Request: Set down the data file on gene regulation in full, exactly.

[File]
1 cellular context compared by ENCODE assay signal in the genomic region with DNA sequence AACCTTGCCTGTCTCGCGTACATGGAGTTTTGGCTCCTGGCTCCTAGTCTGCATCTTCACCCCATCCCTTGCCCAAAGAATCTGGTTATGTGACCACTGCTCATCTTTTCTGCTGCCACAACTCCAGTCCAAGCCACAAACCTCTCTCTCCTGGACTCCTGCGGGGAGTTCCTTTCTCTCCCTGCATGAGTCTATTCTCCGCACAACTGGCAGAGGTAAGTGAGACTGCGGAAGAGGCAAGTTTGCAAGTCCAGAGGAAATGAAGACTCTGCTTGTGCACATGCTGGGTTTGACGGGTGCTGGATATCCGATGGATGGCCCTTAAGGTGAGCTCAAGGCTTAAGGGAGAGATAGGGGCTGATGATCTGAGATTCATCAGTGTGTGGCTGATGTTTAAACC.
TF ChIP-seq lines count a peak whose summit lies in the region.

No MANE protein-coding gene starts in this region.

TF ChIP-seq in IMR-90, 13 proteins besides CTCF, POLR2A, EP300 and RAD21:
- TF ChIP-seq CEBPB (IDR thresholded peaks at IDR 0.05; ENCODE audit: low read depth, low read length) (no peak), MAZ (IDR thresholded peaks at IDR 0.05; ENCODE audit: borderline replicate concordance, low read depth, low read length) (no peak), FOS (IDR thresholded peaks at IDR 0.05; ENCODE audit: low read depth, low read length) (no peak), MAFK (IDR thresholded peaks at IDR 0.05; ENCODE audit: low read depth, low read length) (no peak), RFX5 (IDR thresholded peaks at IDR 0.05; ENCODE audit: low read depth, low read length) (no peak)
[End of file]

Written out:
1 cellular context compared by ENCODE assay signal in the genomic region with DNA sequence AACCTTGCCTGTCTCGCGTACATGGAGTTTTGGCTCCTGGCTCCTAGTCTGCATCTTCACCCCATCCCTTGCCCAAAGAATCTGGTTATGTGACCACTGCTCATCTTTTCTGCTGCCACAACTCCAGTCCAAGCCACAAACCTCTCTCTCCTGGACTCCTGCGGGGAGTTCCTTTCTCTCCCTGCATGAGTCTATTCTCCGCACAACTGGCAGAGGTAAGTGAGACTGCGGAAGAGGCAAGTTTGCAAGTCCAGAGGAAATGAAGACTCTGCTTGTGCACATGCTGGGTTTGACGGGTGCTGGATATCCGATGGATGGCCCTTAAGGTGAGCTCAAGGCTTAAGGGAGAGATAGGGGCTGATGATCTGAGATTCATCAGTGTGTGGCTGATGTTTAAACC.
TF ChIP-seq lines count a peak whose summit lies in the region.

No MANE protein-coding gene starts in this region.

TF ChIP-seq in IMR-90, 13 proteins besides CTCF, POLR2A, EP300 and RAD21:
- TF ChIP-seq CEBPB (IDR thresholded peaks at IDR 0.05; ENCODE audit: low read depth, low read length) (no peak), MAZ (IDR thresholded peaks at IDR 0.05; ENCODE audit: borderline replicate concordance, low read depth, low read length) (no peak), FOS (IDR thresholded peaks at IDR 0.05; ENCODE audit: low read depth, low read length) (no peak), MAFK (IDR thresholded peaks at IDR 0.05; ENCODE audit: low read depth, low read length) (no peak), RFX5 (IDR thresholded peaks at IDR 0.05; ENCODE audit: low read depth, low read length) (no peak)